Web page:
Stressed? Anxious? Meditation and mindfulness may improve the way the brain handles stress


Daniel Monti and co-researchers, at Thomas Jefferson University, Philadelphia, investigated methods of reducing stress in patients with a diagnosis of breast cancer. 18 patients who were not currently in active treatment were assigned to one of two groups: 1) those to take part in a mindfulness-based art therapy course; and 2) those to take part in an education programme (serving as an “active control” group). Those patients in group 1) underwent an 8-week mindfulness course that combined meditation exercises that stressed awareness of breathing and emotions with expressive art exercises to provide opportunities for self-expression. Patients in both groups were assessed before and after the programmes according to a symptom checklist. Functional magnetic resonance imaging (fMRI) was also used to assess cerebral blood flow before and after the study programs.

The researchers found that the patients who underwent the mindfulness programme had significantly increased blood flow to areas of the brain associated with controlling emotions and regulating stress. In addition, these increases in cerebral blood flow correlated significantly with reduced stress and anxiety as indicated by the symptom checklist. The findings suggested that the brains of those patients who underwent the mindfulness programme worked in a different way to those patients in the education programme control group. The former patients also reported feeling better.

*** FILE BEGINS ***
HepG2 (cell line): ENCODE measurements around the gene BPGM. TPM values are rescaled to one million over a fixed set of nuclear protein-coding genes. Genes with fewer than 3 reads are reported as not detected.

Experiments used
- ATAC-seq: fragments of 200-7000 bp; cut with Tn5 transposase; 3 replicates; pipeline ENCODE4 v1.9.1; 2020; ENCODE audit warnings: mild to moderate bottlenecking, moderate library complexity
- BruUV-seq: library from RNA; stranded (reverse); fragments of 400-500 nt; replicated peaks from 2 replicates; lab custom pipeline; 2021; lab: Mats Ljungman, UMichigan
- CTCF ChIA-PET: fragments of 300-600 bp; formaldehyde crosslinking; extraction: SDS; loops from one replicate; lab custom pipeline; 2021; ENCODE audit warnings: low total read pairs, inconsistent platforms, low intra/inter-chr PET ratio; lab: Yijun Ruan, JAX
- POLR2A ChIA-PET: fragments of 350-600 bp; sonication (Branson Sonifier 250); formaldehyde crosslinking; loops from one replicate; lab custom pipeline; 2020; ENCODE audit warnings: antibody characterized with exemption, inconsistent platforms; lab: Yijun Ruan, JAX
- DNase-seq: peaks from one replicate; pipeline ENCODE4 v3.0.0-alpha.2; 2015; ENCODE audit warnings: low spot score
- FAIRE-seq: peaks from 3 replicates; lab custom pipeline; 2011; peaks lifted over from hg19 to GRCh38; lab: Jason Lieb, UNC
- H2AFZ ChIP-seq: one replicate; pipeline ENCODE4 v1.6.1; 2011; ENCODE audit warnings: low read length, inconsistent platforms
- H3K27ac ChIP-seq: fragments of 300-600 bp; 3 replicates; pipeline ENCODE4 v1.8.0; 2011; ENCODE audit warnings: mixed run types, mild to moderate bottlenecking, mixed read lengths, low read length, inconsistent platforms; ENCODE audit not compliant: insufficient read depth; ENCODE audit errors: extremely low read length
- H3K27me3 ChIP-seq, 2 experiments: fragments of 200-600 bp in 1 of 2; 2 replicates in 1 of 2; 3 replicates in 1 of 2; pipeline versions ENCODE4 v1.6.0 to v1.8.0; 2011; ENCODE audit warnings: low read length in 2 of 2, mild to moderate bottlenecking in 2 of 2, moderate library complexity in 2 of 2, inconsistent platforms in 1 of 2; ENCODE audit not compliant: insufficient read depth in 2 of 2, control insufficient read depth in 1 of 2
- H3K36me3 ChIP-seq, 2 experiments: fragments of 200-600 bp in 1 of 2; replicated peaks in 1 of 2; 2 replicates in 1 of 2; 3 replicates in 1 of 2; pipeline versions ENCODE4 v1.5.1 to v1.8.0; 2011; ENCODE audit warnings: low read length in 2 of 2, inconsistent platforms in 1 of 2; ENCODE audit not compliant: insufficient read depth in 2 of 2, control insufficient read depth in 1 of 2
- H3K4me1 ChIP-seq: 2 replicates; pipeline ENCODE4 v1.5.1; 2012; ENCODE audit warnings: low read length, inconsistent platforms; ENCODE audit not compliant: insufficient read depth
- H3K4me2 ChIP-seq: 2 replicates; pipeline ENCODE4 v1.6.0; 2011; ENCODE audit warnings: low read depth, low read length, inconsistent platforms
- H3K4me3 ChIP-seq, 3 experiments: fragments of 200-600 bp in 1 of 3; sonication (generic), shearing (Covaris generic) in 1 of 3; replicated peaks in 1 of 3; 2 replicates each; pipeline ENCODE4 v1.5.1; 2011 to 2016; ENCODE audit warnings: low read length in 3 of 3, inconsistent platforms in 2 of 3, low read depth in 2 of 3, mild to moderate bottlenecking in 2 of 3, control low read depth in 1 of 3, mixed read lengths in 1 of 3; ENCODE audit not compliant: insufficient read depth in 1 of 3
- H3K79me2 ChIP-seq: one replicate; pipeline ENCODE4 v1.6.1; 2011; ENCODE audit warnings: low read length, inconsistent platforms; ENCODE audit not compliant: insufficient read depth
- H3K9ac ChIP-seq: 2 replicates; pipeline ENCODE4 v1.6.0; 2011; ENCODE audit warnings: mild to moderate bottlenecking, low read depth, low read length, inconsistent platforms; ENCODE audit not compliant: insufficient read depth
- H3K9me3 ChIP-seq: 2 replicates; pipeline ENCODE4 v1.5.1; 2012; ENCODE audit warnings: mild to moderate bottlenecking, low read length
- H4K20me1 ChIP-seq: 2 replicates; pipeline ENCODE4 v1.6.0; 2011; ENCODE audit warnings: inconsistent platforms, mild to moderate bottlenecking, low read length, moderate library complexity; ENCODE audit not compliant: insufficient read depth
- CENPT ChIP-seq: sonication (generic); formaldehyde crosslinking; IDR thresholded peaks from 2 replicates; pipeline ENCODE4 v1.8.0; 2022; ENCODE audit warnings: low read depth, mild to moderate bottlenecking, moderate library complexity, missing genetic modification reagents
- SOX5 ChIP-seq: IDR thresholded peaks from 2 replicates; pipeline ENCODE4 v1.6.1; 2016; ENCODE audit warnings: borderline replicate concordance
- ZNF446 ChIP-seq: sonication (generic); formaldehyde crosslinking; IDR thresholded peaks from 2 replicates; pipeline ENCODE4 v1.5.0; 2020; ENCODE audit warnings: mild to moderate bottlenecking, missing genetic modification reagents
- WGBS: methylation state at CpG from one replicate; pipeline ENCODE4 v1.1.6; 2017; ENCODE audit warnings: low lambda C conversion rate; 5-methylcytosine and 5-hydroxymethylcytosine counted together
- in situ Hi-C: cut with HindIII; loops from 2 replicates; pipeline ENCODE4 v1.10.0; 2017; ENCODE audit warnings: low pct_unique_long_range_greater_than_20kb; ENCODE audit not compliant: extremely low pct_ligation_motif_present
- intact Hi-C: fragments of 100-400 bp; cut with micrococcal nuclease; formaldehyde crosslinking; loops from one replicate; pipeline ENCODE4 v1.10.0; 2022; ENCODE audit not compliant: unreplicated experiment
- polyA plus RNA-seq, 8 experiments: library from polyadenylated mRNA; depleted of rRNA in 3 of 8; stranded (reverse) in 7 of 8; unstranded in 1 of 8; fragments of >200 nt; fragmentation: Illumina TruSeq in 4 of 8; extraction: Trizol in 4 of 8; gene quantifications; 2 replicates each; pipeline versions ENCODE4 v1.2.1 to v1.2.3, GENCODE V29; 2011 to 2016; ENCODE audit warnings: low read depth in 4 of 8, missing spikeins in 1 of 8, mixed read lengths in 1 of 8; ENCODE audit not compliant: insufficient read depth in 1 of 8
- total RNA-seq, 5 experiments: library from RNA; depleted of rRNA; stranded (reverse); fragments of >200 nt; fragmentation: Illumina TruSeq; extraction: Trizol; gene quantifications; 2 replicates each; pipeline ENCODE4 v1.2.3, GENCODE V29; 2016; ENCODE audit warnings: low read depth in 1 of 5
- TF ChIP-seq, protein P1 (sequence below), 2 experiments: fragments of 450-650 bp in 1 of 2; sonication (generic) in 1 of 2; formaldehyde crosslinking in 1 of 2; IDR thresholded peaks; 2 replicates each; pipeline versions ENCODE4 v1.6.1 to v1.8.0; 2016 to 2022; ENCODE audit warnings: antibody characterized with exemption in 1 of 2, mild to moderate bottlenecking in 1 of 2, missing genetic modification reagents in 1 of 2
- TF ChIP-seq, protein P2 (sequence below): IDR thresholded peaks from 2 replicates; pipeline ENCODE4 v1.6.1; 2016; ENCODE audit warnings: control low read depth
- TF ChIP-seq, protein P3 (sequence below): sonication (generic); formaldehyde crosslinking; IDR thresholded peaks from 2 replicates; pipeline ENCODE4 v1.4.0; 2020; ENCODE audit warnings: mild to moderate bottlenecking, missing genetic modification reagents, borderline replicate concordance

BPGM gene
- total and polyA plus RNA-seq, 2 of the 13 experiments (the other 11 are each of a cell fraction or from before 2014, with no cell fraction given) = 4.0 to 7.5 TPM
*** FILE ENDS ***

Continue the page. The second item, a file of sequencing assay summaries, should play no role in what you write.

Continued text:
The researchers speculated that methods that change the way the brain handles stress could help improve the quality of life for cancer patients. In addition, it is fairly widely accepted that most people could benefit from lowering their stress and anxiety levels. The findings of this study suggest that a programme of mindfulness could help do this by changing the way the brain deals with stress.

The conclusions drawn from this study obviously cannot be extrapolated to a great degree, as this was a small study, using a specific intervention of mindfulness, meditation and art therapy, versus an education programme (“active”) control group. Nevertheless, the findings showed that a programme that incorporated mindfulness was able to alter the brain and, correspondingly, improved the way in which a group of potentially high-stress patients handled stress.

For information on how hypnotherapy, meditation, mindfulness, relaxation skills, self-hypnosis, EFT and/or cognitive therapy can help manage and reduce stress and anxiety, contact AJR Hypnotherapy Surrey. See above top right for contact details.

Monti, DA, Kash KM, Kunkel EJS, et al (2012). Changes in cerebral blood flow and anxiety associated with an 8-week mindfulness programme in women with breast cancer. Stress and Health, 28 (5), 397–407.